Background: In 2013, the American Society of Hematology released the Choosing Wisely initiative, which includes 10 recommendations for better healthcare stewardship. The first recommendation advises against transfusing more than the minimal number of red blood cell (RBC) units to relieve symptoms of anemia or to keep hemoglobin (Hgb) in a safe range (7 to 8 gm/dL in stable, non-cardiac patients). Transfusions beyond this suggested range may be unnecessary and increase healthcare costs, particularly for patients with hematologic malignancies, who often suffer from prolonged anemia during treatment with intensive chemotherapy.
Methods: In July of 2014, new blood administration guidelines were implemented in the outpatient hematology/oncology clinic at Froedtert & the Medical College of Wisconsin. These guidelines recommended administration of 1 unit packed RBCs (PRBCs) for Hgb 7.0-8.0 gm/dL and 2 units for Hgb less than 7.0 gm/dL in stable hematology/oncology patients. Guidelines were reinforced by removing buttons from the electronic health record which had previously expedited a default order for 2-unit transfusions, and by requiring the indication for transfusion when an order for blood is placed. After successful implementation of these guidelines, the guidelines were expanded in September of 2014 to the inpatient hematology/oncology service. The inpatient guidelines recommended administration of 1 unit PRBCs for Hgb <7.0 gm/dL. Data was collected on the pre-transfusion hemoglobin, number of units transfused and average number of units transfused per episode for the year before implementation of the guidelines (Y1) and annually thereafter (Y2, Y3).
Results: Following the implementation of blood management program guidelines in August 2014, the average pre-transfusion hemoglobin levels decreased in this patient population. Average pre-transfusion hemoglobin was 7.73 gm/dL, 7.18 gm/dL, and 7.17 gm/dL for Y1, Y2, and Y3 respectively. The average number of units transfused per episode also decreased from 1.73 in Y1 to 1.23 and 1.17 in Y2 and Y3. The total number of units transfused annually in this patient population was 5488, 4787, and 4987 for Y1, Y2, and Y3 respectively. With the guidelines, total consumption of blood products decreased by 9-12% annually despite an increase in patient volumes. Inpatient days increased by 32%, inpatient discharges increased by 11% and outpatient visits increased by 16% for patients with hematological malignancies since the intervention. Overall, this resulted in an average decrease in blood utilization by 601 units per year, with an associated annual average cost savings of $120,801 (direct cost for units of blood).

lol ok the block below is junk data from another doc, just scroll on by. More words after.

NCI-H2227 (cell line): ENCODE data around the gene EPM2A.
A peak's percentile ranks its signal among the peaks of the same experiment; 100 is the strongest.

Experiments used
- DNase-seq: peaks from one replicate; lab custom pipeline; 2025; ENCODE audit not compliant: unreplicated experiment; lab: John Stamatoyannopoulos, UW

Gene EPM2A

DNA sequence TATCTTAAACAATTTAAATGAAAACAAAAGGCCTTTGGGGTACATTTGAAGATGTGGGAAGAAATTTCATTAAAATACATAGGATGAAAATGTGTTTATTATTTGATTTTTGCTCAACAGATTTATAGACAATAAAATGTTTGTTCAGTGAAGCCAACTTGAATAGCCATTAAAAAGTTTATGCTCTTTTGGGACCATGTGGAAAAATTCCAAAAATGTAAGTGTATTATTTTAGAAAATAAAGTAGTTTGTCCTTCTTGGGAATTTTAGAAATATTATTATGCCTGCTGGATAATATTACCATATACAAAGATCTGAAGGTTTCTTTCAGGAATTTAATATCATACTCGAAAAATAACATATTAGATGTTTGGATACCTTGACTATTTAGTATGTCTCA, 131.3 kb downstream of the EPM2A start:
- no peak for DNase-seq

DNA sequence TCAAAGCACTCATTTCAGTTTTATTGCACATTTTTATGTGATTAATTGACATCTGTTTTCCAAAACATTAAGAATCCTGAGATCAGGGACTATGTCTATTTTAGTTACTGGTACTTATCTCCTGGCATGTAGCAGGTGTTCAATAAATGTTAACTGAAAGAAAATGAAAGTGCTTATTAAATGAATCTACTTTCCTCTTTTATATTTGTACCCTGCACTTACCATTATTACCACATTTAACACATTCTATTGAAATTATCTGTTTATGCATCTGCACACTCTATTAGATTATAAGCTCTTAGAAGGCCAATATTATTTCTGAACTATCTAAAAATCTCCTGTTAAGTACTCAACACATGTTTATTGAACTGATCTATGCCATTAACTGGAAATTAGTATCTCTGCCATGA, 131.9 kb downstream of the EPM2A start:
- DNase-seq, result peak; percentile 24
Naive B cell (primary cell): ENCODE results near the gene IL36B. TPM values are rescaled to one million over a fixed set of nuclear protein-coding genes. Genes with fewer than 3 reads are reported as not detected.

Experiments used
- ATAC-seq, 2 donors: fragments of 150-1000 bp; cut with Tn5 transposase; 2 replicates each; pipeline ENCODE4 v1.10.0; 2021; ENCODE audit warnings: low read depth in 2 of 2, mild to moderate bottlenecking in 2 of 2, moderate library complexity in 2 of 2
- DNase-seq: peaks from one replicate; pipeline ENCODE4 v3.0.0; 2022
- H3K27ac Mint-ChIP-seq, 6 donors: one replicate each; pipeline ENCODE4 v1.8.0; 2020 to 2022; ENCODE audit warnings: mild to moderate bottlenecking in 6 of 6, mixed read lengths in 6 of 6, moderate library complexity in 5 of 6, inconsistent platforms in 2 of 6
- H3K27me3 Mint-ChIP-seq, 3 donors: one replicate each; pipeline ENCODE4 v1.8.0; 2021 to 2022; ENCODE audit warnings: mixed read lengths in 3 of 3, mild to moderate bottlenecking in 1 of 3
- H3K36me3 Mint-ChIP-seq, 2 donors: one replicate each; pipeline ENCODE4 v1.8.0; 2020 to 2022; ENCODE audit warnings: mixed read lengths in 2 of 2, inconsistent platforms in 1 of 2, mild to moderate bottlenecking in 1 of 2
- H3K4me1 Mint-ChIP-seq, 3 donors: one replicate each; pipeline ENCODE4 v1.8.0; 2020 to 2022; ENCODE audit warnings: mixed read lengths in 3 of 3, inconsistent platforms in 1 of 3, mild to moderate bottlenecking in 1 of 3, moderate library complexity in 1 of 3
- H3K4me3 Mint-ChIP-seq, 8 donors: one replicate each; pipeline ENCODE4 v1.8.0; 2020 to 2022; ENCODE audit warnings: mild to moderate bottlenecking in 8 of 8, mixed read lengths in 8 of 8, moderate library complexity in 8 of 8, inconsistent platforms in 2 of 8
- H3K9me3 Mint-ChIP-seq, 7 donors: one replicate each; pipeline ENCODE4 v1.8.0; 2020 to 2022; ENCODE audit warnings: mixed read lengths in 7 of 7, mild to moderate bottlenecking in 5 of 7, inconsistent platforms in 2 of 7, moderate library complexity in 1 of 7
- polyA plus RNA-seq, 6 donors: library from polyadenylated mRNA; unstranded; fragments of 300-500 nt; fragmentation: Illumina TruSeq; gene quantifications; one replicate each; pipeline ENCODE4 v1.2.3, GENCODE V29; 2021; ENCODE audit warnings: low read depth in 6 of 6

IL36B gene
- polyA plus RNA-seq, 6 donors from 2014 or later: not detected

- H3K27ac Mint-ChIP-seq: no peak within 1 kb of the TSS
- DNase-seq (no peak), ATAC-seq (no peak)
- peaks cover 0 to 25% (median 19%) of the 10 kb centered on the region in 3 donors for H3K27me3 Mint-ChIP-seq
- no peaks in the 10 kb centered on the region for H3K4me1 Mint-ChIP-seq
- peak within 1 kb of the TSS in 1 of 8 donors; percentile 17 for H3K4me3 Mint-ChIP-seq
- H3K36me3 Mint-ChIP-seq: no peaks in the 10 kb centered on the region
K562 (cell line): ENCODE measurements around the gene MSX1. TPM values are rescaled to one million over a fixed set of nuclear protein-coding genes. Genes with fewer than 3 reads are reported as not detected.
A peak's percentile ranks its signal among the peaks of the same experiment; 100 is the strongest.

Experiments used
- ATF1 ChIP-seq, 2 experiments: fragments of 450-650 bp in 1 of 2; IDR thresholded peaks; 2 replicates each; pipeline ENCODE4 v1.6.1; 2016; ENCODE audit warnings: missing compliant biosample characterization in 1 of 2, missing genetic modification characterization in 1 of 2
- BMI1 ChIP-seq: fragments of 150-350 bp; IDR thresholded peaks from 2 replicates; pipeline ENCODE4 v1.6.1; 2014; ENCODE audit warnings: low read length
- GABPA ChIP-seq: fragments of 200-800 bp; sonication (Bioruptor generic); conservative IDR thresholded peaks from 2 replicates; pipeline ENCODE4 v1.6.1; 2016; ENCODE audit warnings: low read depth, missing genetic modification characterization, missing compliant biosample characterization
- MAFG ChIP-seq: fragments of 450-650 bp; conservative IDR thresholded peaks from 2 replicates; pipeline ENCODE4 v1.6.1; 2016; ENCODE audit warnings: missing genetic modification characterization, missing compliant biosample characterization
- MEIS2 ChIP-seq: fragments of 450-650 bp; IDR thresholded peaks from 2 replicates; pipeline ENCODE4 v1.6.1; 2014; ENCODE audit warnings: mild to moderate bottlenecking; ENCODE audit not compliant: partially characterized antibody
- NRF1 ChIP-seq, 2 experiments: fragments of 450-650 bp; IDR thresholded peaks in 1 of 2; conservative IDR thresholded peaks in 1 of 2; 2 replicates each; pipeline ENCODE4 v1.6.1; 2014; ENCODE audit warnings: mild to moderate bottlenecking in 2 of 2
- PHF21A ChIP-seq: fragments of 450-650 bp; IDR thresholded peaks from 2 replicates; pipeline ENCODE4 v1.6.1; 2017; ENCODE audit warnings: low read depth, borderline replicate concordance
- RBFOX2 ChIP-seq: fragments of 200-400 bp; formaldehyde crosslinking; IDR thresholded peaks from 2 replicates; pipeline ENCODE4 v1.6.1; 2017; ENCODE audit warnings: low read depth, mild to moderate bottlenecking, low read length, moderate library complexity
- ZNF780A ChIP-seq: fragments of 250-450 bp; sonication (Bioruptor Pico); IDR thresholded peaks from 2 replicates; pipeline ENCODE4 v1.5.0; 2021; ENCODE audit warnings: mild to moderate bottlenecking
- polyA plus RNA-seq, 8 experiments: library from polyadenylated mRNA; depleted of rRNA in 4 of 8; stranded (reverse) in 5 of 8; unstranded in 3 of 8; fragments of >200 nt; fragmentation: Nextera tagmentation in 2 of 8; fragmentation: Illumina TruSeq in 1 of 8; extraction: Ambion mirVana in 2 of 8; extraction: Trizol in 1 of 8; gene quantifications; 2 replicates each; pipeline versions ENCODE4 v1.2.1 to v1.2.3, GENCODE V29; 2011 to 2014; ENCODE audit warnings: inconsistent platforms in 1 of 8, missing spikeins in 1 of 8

Discussion: The results of this study demonstrate that using a lower standardized transfusion threshold is feasible in both inpatient and outpatient hematology/oncology settings and efficacious at reducing overall blood utilization. Given the increased number of patients seen in clinic and increase inpatient days during the intervention, the improvement in blood utilization cannot be explained simply by decreased patient demand. The improvement in blood utilization resulted in significant cost savings and potential time savings for our patients. Furthermore, when administration costs are accounted for, cost savings would be even greater. However, the overall impact of this intervention on patient outcomes and quality of life was not assessed and will need to be addressed in future studies.
Conclusions: Implementation of a blood management program with more restrictive guidelines on PRBC administration resulted in decreased blood utilization and improved cost savings for inpatient and outpatient hematology/oncology settings.
Michaelis: Celgene: Speakers Bureau; Novartis: Other: Consultation for New Product; Incyte: Other: consultation for product. Atallah: ADC Therapeutics: Research Funding.
Asterisk with author names denotes non-ASH members.